Passwords of some 3.3 million Dutch on online search engine

A large number of emails and some 3.3 million passwords of Dutch people can be found easily online through a special search engine, newspaper AD discovered on Friday. The emails and passwords of employees of manly large Dutch organizations, companies and government institutions are found on this search engines, including of organizations that fulfill a vital function, the newspaper writes. 

The database AD investigated contains a total of 1.4 billion email addresses and passwords from all over the world. Online search engines are now also available to make this data more accessible. The passwords and email addresses likely come from large data leaks over the past years, like from LinkedIn, Dropbox, Playstation, Uber and eBay, among others. 

Organizations usually let their customers know about hacks, so that they can change their passwords. But these password databases are still dangerous, because people tend to reuse passwords. "People are registered on so many websites that they often have no idea how many, often with the same password", Herbert Bos, professor of Systems and Network Security at the VU university in Amsterdam, said to the newspaper. "Even if you vary it a bit with numbers in your password, malicious parties can quickly find out about that via automated programs. And if people have your email and password, they have your identity."

The email addresses and passwords of various Dutch parliamentarians and celebrities can be found on the search engine AD looked at. Many people registered themselves on sites using their work email. As a result the database contains numerous emails from the Ministries of Defense and Foreign Affairs, among others. 

Former SP parliamentarian Sharon Gesthuizen is one of the people on the lists, using her Tweede Kamer email. "I was shocked that you had found them. I used that email and password a few years ago, not for the Tweede Kamer [the lower house of Dutch parliament], but to log in to LinkedIn. I've changed that by now", she said to the newspaper. A bit later she added in a message: "A quick check showed that I stull used that old password for Europcar, the Rotterdam film festival and another (important!) service. I'm going to change that quickly now."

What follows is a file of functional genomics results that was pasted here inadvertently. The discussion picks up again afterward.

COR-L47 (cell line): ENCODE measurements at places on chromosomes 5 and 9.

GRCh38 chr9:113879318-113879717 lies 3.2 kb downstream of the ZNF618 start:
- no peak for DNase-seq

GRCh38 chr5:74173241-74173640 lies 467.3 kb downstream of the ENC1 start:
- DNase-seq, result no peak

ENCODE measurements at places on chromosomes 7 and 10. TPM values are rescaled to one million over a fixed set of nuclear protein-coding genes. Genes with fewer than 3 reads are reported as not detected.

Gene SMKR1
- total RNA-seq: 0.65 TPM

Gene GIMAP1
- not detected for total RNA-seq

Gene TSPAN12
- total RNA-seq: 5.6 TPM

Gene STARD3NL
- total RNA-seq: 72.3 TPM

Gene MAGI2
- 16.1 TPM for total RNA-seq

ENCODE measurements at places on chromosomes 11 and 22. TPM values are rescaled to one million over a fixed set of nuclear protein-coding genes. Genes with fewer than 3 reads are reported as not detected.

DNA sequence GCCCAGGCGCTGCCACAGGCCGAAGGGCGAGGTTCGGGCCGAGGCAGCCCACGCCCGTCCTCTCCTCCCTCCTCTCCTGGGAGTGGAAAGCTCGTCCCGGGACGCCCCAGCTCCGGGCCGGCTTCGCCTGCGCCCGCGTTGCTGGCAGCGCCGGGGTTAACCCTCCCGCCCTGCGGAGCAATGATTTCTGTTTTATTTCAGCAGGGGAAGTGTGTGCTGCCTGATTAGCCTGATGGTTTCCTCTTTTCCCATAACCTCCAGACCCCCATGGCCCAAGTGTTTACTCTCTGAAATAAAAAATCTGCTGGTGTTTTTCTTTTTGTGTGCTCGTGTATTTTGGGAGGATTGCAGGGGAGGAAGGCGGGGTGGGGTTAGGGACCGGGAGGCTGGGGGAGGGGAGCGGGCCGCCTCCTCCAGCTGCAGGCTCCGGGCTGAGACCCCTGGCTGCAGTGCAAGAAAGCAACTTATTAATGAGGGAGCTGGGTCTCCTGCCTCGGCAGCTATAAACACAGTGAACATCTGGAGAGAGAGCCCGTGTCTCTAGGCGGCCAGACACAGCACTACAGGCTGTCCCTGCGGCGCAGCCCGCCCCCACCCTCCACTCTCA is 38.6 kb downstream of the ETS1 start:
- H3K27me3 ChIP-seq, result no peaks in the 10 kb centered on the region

Hundreds of email addresses from Defense employees are on the database. The Ministry is aware that in the past employee data was captured in a hack. "We urged our employees to change their passwords and told them that it is not desirable to use defense data such as an email address for commercial accounts, but it is not forbidden", a spokesperson said to the newspaper. The Ministry also reports that "all employees are obliged to periodically change their defense password, which is done by an automated system. The chance that the data hacked at that time can give access to defense system is hereby excluded."

Professor Bos is not so sure about this. "Even if people periodically change their passwords, it is often a variant of the previous password: for example with a 1 behind it. That means knowing a previous password makes it much easier for attackers to guess the rest of the password." 

AD became aware of this search engine for passwords when one of their journalists was contacted by a "worried" hacker, the newspaper writes. The hacker tweeted the journalist three passwords with the question 'do these belong to you?'. They all did. A few seconds later the journalist had the passwords of basically all of AD's editors.